05
Dec
11

Champagne Drappier


French kings were anointed with champagne. During the 17th, 18th and 19th century European royalty spread the message of the unique sparkling wine from Champagne and its association with luxury and power. The leading manufacturers devoted considerable energy to creating a history and identity for their wine, associating it and themselves with nobility and royalty. With the emergence of the middle class, champagne became a symbol of upward mobility and luxury. Since their earliest days the noble wines from France’s Champagne region were synonymous with wealth, luxury, power.

Champagne is made from a blend of Chardonnay and Pinot Noir, or Pinot Blanc grapes.

While there are many kosher sparkling wines from wineries around the globe, until recently there was no kosher champagne that could compete on an equal footing with those brands famous throughout. The Drappier cellars date from the 12th century, however the Drappier family only took over the estate in 1808 and hasn’t stopped making champagne since.

Recently we partook of a feast worthy of such a noble wine…

Champagne Drappier - Carte Blanche Brut, wrong shape glasses, but even these did not detract from our enjoyment of the champagne! Photo by: Irving Schild

On a recent evening, my good friend – photographer and teacher Irving Schild (whose work has graced our pages many a time before) – and I came to my co-blogger SYR‘s home where we enjoyed some superb dishes she graciously prepared from Geila Hocherman‘s Kosher Revolution, a cookbook we reviewed on these very pages.

We started the meal with an incredible Peshwari Challah (page 190), Geila based this recipe on a pashwari naan – an Indian bread filled with nuts and raisins – to which she added pistachios, coconuts, spices and a touch of honey. Very aromatic and full of flavor! We then proceeded with a Coconut-Ginger Squash Soup (page 61), Duck Breast with Port and Figs (page 89) and Braised Lamb Shanks (page 106); we finished it with the Maple Pecan Pie (page 170) As a potable, to wash it all down, we had a bottle of Champagne Drappier Carte Blanche Brut (purchased earlier in the day at Gotham Wines and Liquors). In the glass, it exhibited a beautiful clear light gold color, with a persistent stream of pinpoint bubbles, this fine Champagne presented us an inviting aroma of milk chocolate and fresh apples. Mouth-filling and creamy, it offered fresh apple-jelly and toast flavors with crisp, pleasantly cleansing acidity. By the way, to allay any fears… this Drappier is mevushal.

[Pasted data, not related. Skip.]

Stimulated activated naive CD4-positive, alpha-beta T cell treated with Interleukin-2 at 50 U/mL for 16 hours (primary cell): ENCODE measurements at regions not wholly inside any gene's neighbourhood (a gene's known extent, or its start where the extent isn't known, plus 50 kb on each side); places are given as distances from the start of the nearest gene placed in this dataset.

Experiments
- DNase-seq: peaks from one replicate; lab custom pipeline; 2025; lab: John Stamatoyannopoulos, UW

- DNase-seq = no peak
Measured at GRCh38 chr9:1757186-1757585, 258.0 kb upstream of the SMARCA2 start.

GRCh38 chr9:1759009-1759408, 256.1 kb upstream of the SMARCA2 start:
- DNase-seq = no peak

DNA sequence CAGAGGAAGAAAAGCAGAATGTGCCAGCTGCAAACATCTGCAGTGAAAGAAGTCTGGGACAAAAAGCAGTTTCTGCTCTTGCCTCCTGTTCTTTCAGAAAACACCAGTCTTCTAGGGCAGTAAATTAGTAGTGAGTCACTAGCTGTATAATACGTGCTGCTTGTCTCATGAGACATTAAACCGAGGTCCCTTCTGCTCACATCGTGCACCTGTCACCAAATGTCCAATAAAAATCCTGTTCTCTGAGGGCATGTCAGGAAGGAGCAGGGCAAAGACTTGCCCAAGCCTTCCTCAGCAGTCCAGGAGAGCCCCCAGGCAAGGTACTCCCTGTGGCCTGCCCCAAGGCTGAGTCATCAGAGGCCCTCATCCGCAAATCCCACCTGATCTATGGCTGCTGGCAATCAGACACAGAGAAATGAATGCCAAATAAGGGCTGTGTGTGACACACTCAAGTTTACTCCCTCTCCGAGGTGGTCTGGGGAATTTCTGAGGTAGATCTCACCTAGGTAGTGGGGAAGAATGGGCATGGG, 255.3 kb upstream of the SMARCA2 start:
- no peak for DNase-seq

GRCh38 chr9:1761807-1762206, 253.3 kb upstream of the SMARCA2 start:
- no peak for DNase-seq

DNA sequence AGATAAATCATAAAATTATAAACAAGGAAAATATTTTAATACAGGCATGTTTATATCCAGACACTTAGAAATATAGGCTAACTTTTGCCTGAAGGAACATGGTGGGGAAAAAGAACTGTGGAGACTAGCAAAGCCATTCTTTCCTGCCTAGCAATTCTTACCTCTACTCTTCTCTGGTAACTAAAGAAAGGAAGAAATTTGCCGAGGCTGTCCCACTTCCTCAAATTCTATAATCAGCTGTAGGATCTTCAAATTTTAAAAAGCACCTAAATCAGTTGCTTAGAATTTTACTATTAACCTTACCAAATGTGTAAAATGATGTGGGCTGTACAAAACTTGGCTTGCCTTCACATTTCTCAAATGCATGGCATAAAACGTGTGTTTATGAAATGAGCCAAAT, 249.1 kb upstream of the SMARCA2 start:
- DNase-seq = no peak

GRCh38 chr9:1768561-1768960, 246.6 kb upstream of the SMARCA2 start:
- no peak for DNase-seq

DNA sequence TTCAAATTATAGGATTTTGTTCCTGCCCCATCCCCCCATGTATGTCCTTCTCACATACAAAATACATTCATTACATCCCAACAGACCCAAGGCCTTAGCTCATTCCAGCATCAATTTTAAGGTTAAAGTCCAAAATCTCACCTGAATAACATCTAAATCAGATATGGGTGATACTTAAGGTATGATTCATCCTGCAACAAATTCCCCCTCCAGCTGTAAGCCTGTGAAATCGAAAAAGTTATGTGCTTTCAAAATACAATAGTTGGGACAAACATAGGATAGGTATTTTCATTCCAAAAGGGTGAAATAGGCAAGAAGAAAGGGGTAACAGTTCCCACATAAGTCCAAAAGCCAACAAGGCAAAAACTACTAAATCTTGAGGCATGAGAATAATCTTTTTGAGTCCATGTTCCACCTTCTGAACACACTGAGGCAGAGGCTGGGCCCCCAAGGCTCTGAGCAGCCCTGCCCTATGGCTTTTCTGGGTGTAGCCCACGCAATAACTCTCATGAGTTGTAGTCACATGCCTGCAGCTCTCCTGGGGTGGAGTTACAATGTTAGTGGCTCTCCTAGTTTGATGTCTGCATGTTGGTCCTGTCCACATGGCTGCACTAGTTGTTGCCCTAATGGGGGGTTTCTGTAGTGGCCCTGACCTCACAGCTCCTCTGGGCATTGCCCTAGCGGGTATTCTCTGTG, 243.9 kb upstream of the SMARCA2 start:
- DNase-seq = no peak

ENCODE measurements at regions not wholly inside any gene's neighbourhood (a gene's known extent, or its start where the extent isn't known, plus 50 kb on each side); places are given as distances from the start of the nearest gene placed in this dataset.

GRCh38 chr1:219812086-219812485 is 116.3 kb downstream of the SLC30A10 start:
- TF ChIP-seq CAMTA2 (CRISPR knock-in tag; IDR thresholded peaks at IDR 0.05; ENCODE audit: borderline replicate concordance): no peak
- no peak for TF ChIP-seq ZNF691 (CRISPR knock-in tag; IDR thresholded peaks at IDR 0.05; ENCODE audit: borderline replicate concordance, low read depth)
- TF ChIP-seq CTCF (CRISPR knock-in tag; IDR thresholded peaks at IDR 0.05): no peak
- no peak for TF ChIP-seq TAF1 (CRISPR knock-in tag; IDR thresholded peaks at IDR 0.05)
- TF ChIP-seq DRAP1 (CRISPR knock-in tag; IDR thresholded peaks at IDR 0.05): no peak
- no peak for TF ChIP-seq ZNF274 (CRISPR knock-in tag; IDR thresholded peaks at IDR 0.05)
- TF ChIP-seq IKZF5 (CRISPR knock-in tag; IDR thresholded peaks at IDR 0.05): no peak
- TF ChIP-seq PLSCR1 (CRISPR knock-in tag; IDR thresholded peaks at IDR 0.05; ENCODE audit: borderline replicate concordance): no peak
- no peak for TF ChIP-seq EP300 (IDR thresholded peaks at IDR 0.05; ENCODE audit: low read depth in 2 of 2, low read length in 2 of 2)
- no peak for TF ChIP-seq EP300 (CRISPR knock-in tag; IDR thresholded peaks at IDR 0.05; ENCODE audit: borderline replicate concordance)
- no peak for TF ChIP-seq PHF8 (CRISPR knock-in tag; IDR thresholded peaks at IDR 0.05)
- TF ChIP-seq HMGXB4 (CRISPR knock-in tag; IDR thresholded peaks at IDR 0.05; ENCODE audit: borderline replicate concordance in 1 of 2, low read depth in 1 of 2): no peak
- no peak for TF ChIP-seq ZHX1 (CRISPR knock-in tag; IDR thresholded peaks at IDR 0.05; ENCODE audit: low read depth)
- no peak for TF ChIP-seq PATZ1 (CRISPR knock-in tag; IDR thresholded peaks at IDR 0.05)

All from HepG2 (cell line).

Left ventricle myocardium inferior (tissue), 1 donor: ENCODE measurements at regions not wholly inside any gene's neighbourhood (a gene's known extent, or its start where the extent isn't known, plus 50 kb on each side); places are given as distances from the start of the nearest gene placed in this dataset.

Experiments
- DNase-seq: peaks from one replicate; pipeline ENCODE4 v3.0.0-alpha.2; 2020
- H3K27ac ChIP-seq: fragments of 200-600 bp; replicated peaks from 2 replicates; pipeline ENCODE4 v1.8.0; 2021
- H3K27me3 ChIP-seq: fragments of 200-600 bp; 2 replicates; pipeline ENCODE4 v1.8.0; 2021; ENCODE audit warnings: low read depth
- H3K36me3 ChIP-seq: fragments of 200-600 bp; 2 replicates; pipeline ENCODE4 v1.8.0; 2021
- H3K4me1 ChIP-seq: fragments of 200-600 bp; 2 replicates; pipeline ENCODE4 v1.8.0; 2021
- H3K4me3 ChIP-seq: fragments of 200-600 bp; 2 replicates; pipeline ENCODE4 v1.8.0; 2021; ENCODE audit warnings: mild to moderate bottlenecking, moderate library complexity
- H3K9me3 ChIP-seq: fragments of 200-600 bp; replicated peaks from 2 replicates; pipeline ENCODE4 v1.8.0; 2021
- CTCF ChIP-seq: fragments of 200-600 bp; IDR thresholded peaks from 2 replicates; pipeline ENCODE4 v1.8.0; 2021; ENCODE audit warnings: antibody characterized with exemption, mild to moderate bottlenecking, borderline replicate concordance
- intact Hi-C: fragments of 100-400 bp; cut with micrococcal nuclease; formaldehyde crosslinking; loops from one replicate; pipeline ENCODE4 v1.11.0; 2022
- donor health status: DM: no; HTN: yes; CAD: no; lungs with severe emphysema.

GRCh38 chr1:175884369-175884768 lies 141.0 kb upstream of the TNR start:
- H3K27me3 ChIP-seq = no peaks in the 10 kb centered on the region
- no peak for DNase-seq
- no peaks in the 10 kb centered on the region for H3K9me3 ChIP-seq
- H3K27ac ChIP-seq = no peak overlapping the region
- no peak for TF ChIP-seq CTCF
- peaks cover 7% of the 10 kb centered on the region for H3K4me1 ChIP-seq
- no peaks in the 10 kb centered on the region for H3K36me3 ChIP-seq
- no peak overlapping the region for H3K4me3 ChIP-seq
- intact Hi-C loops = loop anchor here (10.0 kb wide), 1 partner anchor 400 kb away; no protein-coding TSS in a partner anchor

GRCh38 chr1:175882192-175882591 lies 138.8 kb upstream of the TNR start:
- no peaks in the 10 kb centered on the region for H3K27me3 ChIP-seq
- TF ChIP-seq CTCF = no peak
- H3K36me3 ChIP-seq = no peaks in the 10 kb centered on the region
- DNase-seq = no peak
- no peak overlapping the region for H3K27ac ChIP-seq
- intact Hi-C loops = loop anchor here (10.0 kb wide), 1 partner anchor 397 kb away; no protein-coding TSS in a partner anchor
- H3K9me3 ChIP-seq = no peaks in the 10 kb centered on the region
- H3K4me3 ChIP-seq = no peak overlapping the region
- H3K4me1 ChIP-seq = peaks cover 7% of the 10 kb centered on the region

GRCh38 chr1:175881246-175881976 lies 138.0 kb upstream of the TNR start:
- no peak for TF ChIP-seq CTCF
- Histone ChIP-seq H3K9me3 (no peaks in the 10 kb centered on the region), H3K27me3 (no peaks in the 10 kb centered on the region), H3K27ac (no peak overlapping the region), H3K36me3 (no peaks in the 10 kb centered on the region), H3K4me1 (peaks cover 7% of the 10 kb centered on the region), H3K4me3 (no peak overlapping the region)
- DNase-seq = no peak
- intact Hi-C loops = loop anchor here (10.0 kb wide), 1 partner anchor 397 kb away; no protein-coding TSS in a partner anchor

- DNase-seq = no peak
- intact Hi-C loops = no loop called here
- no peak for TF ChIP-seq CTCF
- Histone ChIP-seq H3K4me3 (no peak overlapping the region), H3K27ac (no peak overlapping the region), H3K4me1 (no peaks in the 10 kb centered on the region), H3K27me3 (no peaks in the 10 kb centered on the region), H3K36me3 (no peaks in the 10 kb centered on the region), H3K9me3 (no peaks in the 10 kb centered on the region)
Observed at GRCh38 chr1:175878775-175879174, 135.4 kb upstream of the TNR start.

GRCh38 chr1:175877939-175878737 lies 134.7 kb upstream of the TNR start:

A meal we will long remember!

CS


3 Responses to “Champagne Drappier”


  1. 1 mercadee
    December 14, 2011 at 4:26 pm

    Regardless of the legal requirements for labeling, extensive education efforts by the Champagne region and the use of alternative names by non-Champagne quality sparkling wine producers, some consumers continue to regard champagne as a generic term for white sparkling wines, regardless of origin. The laws described here were intended to reserve the term as a designation of origin.

    In the European Union and many other countries, the name Champagne is legally protected by the Treaty of Madrid (1891) designating only the sparkling wine produced in the eponymous region and adhering to the standards defined for it an Appellation d’origine contrôlée. The right was reaffirmed in the Treaty of Versailles after World War I.

    This legal protection has been accepted by numerous other countries worldwide. Most recently Canada, Australia and Chile signed agreements with Europe that will limit the use of the term Champagne to only those products produced in the Appellation of Champagne in these countries. The United States permits wineries to to use the semi-generic champagne label on their sparkling wines but does not allow new producers to use the term.

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  2. 2 AH
    February 15, 2012 at 9:33 pm

    I came here from the KFWE 2012 post, I was wondering how the Drappiers compare to my favorite Champagnes, Laurent-Perrier and Pommery. I’ve had a number of Champagnes that are not worth their cost. (The cost of the Kosher version, the cost of the non-Kosher version may be good for what you’re getting.)

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    • February 15, 2012 at 10:28 pm

      I’m afraid I can’t answer about the non-kosher champagnes, having never tasted them, I am sure however that Drappier or Laurent-Perrier would allow them name to be used on kosher offerings if these were not on par with their regular selections. Let’s face it, if the kosher Drappier was inferior to a regular Drappier it would only drag down the manufacturer’s illustrious name, same goes for Laurent-Perrier.

      Like


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